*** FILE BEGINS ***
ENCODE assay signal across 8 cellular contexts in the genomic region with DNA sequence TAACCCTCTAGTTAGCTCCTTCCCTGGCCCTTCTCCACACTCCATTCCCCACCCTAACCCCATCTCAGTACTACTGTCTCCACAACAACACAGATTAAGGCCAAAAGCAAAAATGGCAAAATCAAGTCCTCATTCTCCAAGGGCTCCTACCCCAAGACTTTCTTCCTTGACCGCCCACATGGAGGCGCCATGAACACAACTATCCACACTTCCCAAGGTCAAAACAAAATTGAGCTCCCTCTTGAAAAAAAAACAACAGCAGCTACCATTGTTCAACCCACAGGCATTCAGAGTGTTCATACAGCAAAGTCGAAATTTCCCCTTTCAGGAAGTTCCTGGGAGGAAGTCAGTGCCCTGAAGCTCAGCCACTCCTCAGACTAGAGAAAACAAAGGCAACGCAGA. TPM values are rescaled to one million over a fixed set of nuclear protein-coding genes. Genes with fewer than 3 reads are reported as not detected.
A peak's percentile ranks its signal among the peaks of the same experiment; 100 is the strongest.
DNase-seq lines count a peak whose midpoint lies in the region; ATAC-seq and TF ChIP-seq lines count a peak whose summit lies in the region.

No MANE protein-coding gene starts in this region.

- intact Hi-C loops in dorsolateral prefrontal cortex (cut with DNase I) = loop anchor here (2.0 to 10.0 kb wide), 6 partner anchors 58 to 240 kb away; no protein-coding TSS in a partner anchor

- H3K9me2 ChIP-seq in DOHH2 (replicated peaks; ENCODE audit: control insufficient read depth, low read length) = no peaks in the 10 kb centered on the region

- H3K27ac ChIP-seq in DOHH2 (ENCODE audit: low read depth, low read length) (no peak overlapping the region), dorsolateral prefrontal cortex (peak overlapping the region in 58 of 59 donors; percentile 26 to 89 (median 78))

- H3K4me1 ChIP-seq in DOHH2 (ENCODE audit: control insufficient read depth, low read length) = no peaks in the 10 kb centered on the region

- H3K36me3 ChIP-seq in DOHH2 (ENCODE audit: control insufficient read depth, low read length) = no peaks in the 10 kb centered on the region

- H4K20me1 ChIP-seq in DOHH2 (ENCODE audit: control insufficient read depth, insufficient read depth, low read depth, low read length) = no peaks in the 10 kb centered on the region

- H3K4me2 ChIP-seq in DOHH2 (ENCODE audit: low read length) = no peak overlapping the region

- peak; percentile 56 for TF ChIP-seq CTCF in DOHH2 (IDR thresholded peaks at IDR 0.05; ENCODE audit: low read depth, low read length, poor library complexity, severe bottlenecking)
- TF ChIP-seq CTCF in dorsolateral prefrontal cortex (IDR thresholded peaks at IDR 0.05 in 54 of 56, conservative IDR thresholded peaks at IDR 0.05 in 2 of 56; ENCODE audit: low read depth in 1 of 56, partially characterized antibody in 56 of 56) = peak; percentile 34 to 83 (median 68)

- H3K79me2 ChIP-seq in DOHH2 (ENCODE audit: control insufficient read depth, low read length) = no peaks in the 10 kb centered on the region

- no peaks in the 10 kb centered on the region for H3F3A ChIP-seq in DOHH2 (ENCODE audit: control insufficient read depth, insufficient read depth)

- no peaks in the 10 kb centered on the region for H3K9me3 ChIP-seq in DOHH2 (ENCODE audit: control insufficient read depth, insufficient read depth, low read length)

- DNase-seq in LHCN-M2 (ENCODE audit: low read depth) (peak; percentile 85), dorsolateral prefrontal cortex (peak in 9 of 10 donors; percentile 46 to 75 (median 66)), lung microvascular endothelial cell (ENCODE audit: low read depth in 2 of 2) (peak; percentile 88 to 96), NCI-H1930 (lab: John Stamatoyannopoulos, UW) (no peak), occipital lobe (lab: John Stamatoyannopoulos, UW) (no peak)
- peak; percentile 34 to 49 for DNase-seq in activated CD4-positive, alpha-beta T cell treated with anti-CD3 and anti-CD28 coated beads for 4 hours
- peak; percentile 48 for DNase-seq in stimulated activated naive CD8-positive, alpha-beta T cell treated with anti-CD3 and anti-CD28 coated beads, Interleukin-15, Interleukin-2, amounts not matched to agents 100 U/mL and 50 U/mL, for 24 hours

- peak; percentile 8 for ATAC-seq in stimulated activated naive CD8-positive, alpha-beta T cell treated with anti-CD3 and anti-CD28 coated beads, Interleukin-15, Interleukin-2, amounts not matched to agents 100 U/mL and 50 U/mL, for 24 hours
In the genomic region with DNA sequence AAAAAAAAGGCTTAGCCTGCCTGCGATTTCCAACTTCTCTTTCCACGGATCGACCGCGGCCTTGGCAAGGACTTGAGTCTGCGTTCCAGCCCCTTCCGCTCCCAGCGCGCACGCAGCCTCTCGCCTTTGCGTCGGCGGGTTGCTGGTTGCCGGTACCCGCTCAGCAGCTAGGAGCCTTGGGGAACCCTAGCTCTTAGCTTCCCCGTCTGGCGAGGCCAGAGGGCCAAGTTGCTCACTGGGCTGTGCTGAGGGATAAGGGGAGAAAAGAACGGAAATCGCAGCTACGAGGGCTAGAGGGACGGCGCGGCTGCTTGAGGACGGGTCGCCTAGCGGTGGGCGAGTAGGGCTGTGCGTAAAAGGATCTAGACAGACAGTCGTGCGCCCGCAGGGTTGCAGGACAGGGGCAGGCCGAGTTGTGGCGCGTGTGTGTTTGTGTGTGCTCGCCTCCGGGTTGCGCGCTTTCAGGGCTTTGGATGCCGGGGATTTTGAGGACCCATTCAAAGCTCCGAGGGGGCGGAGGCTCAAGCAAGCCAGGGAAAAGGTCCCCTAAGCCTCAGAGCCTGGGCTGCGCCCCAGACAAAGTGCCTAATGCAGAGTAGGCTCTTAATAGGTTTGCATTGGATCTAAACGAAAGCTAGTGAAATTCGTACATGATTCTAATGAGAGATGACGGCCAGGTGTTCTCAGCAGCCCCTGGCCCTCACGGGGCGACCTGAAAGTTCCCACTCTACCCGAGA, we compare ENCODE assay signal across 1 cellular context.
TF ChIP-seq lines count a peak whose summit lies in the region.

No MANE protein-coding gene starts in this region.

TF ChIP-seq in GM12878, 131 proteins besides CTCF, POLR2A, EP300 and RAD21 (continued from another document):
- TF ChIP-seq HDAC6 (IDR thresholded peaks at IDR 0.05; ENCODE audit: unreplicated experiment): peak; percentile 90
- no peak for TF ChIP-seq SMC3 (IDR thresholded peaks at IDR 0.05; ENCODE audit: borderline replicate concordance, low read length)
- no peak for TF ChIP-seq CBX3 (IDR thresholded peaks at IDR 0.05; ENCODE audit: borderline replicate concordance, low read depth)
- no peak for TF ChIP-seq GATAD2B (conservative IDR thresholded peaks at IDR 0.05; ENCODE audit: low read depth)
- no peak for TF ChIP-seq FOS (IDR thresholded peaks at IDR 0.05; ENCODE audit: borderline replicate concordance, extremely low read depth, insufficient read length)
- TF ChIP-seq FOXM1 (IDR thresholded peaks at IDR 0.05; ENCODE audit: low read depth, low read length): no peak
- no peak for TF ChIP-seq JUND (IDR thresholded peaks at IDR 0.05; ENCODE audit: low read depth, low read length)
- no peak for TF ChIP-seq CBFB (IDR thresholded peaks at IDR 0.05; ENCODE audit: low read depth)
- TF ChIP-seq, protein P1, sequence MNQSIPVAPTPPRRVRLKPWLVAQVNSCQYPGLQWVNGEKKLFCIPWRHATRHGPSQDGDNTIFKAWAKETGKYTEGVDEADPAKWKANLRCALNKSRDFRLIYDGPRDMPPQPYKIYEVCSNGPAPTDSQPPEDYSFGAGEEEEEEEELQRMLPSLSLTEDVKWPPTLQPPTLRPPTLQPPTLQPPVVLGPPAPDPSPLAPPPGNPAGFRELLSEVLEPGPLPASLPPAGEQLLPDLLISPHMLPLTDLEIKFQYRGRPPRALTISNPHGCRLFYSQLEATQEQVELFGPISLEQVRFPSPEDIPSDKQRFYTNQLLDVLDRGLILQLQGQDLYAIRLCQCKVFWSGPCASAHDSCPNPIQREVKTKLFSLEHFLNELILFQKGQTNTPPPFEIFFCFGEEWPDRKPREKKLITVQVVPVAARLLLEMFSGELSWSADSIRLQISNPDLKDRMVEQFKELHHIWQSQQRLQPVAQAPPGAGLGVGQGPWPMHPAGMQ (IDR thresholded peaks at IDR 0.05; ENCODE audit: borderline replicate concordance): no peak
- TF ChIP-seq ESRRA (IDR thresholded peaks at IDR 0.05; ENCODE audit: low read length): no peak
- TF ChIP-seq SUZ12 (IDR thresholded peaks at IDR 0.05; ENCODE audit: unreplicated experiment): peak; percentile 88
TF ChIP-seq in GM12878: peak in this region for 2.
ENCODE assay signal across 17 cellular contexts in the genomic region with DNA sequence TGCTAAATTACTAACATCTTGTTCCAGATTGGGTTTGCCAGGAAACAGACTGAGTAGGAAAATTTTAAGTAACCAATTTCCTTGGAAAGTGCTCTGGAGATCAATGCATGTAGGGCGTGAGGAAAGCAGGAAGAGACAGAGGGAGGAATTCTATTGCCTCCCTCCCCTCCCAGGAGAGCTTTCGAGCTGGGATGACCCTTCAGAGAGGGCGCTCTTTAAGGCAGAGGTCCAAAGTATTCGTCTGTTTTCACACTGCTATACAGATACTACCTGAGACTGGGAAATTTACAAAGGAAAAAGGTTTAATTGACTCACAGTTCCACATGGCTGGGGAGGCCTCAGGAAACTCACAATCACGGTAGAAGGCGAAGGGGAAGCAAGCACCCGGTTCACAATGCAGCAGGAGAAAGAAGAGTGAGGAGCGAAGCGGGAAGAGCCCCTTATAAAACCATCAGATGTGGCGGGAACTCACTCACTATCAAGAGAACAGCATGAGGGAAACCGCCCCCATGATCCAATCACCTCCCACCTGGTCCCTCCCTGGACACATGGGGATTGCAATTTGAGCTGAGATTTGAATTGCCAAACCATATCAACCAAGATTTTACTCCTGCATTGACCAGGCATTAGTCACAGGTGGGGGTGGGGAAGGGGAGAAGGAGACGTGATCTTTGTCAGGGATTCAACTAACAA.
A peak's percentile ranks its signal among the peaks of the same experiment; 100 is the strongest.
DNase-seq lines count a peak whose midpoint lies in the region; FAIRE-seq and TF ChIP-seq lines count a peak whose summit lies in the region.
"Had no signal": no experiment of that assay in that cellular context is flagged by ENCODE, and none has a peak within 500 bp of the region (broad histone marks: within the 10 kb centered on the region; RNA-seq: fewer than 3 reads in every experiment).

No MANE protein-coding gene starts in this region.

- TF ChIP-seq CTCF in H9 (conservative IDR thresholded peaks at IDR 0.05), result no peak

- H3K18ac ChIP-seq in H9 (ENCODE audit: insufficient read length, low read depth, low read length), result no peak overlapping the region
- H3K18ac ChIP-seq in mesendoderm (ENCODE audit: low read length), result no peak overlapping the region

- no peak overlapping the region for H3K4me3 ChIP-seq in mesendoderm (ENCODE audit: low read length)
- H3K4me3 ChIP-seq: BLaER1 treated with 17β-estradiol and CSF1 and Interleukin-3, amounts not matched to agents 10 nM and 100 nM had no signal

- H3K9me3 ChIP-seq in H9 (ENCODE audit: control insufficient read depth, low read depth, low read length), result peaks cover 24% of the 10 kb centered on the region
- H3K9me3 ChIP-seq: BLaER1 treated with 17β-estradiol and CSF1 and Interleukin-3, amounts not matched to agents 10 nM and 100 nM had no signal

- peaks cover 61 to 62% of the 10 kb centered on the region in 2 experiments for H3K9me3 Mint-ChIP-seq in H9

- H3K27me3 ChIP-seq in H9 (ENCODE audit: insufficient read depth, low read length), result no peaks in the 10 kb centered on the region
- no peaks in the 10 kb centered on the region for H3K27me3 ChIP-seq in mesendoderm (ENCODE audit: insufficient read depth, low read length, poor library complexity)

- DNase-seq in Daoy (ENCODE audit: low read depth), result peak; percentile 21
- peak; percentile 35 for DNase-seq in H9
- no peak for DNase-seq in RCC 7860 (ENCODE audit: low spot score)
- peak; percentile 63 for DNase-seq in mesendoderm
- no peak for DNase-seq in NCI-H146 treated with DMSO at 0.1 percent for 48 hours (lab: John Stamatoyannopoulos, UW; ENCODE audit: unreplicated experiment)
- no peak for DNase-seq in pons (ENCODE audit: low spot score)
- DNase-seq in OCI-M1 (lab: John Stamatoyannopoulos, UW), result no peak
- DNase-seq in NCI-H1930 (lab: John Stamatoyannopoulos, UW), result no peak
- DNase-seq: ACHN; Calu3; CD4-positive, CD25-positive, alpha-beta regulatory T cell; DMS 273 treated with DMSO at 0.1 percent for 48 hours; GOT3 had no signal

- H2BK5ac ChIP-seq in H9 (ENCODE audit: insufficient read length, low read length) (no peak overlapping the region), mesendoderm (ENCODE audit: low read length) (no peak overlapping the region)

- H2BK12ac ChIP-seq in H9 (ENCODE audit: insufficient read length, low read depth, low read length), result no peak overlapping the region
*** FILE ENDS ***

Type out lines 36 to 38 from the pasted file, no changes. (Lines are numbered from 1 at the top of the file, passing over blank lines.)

TF ChIP-seq in GM12878: peak in this region for 2.
ENCODE assay signal across 17 cellular contexts in the genomic region with DNA sequence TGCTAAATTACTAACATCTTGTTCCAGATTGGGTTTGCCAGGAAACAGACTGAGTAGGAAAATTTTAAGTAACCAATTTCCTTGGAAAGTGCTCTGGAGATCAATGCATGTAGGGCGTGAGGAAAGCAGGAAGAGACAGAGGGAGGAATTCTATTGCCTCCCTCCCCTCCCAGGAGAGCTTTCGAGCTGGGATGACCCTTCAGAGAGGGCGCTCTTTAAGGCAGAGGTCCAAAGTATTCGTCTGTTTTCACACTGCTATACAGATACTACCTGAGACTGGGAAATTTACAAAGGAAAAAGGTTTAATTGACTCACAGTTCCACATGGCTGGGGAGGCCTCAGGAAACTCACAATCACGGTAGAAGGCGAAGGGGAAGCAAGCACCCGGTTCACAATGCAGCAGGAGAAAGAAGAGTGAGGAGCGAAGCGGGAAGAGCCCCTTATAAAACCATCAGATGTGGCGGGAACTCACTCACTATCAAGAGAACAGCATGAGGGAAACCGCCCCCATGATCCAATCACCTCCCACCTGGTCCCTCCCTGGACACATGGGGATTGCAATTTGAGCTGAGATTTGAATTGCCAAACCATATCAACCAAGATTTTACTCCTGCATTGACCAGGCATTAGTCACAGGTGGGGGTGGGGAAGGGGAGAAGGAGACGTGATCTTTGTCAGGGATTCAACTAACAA.
A peak's percentile ranks its signal among the peaks of the same experiment; 100 is the strongest.